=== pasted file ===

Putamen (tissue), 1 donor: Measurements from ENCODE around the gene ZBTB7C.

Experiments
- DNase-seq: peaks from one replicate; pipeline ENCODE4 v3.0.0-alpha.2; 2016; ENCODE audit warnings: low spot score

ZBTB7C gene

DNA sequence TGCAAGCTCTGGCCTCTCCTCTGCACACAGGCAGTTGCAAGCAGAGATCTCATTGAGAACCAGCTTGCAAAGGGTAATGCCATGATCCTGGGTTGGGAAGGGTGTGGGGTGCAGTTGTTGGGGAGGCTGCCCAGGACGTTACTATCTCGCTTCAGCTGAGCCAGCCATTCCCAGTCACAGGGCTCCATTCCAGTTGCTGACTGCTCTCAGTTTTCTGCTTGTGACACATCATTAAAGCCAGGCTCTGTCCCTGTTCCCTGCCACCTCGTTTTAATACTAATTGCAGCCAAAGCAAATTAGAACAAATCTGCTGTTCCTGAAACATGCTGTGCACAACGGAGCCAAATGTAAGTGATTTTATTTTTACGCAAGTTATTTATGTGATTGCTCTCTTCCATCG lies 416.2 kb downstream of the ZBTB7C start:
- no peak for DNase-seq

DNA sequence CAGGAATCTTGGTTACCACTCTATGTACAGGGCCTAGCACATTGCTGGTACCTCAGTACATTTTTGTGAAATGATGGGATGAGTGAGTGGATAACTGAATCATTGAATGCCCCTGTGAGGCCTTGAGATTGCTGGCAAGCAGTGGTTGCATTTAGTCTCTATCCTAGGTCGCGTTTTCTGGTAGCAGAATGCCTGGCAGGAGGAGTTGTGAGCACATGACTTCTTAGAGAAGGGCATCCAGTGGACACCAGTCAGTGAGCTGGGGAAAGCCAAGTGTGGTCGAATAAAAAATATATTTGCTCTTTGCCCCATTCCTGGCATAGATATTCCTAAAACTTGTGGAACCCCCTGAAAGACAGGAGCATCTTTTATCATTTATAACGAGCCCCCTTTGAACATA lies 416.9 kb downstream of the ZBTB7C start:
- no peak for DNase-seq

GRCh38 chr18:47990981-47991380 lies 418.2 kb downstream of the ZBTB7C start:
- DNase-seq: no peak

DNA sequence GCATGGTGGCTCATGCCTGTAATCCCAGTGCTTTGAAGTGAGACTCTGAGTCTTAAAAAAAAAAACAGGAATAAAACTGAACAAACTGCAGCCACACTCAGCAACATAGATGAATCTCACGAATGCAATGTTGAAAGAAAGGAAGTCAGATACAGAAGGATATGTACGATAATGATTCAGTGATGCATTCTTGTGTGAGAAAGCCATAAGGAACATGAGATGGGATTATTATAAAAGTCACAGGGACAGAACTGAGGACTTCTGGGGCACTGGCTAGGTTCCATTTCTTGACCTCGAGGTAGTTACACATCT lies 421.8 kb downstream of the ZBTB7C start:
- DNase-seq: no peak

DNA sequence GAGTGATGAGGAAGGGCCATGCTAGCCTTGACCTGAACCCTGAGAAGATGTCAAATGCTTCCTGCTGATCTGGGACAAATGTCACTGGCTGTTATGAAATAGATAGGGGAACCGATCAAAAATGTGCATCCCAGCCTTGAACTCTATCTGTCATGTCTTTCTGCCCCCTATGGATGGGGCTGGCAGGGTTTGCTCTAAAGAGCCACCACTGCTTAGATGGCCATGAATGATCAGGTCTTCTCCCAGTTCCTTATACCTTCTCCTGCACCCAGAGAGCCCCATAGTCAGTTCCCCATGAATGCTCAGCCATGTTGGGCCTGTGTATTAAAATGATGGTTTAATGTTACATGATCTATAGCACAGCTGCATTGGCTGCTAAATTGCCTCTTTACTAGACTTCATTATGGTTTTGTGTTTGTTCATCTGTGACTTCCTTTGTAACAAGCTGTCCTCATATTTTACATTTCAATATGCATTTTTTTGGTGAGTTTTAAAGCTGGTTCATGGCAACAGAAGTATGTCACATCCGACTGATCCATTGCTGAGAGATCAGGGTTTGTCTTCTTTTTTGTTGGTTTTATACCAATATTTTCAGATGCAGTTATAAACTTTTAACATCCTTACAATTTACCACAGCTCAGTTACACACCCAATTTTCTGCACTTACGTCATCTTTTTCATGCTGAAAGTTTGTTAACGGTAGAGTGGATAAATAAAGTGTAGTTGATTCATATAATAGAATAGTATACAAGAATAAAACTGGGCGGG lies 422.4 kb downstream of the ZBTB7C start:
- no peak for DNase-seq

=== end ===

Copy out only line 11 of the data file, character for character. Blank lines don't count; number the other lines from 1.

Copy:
DNA sequence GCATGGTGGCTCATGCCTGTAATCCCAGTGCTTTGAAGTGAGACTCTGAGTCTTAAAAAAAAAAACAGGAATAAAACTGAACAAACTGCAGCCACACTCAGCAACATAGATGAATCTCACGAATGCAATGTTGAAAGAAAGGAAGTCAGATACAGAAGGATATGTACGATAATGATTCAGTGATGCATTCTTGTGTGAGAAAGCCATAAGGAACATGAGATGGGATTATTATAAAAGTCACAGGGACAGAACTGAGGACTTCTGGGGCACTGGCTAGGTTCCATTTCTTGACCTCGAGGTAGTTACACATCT lies 421.8 kb downstream of the ZBTB7C start: